language.

    My suspicion is that the method-size limit exists in order to facilitate
    one or a few of the runtime target platforms, but that's neither here
    nor there. It's a language spec and your code generator is violating
    it, and the compiler is rejecting it as it would any other fatal error.

    What are you doing? Setting up a static array from a data structure
    that represents an image, or something like that?

    For the record, I think the 64K limitation is stupid, and it makes me
    wonder if we're shackled with JVM support for 16-bit address registers
    somewhere.

    I'm told that you can have larger than 64K methods by eliminating try
    and synchronized blocks, and compiling without line number information.

    This is not the only 16-bit limitation in the classfile format; there
    are actually quite a few. But where nobody is likely to have 65536
    local variable in scope, or to put 256 parameters on a method call stack
    (or 128 longs!), or to name a field with more than 65535 characters, we
    certainly have seen 65536+ byte methods, at least from data definition
    blocks.

    Do you actually have a procedural method that gets this limit? Sounds
    like your source material is pretty nasty itself.
    jmcgill, May 10, 2006
    #5
  6. "Thomas Richter" <-Berlin.DE> wrote in message
    news:...
    > Hi folks,
    >
    > is there some way how to persuade the javac compiler to accept very long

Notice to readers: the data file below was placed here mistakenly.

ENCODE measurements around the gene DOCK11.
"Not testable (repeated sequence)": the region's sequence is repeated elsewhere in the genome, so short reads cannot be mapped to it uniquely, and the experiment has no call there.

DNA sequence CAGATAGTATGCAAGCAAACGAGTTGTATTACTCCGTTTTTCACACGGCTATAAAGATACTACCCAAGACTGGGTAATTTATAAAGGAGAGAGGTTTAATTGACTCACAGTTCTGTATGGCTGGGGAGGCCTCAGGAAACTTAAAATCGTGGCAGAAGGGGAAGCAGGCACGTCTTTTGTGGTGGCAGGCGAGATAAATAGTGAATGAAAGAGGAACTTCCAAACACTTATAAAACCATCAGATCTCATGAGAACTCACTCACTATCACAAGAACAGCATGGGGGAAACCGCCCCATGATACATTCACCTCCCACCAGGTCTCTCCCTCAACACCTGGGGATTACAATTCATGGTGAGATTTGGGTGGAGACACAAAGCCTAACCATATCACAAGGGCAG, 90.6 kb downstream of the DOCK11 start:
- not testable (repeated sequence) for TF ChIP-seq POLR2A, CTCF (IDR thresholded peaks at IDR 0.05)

> methods? No, don't worry, I'm not writing this kind of mess. The code in
    > question is the result of a meta-compilation from another language, and it
    > turned out that this compiler generated a pretty long java code from
    > a seemingly simple source. Unfortunately, the compilation of the generated
    > java code then fails with the infamous "code too large" error.
    >
    > Is there any kind of tweaking that can be done to make this code
    > acceptable (besides fixing the compiler that generated the java code
    > in first place, that is.)?


    The problem is, I'm guessing, single methods generating bytecode that's too
    long. If you look at the generated Java, you might find patterns that lend
    themselves to a mechanical fix for this, so that you could post-process the
    generated Java instead of changing the generator. If you could recognize
    long stretches that share a fairly small set of local variables with the
    rest of the code, it should be straightforward to move them to private
    methods.


    I've actually worked with a real-life example of this, a YACC compiler that
    generated switches too large for the C++ compiler we were using. In that
    case, we had the YACC source and could modify it, but a post-processor would
    have worked equally well. The fix was to change

    switch (i)
    {
    case 1: ...
    case 2:...
    ...
    case 10000:...
    }

    to

    if (i < 1000)
    {
    case 1:...
    ...
    case 999:...
    }
    else if (i < 2000)
    {
    ...
    }
    etc.
    Mike Schilling, May 10, 2006
    #6
  7. Thomas Richter

    Chris Uppal Guest

    jmcgill wrote:

    > I'm told that you can have larger than 64K methods by eliminating try
    > and synchronized blocks, and compiling without line number information.


    I've tried it; the verifier rejects it even if it would otherwise be a
    structurally valid classfile.

    (That was probably tested on 1.5.0, but might have been 1.4.2 -- I forget)

    -- chris
    Chris Uppal, May 10, 2006
    #7
  8. Thomas Richter

    Roedy Green Guest

    On Wed, 10 May 2006 11:38:48 -0700, jmcgill
    <> wrote, quoted or indirectly quoted someone
    who said :

    >For the record, I think the 64K limitation is stupid, and it makes me
    >wonder if we're shackled with JVM support for 16-bit address registers
    >somewhere.


    It is a side effect of the class file format. They wanted to make it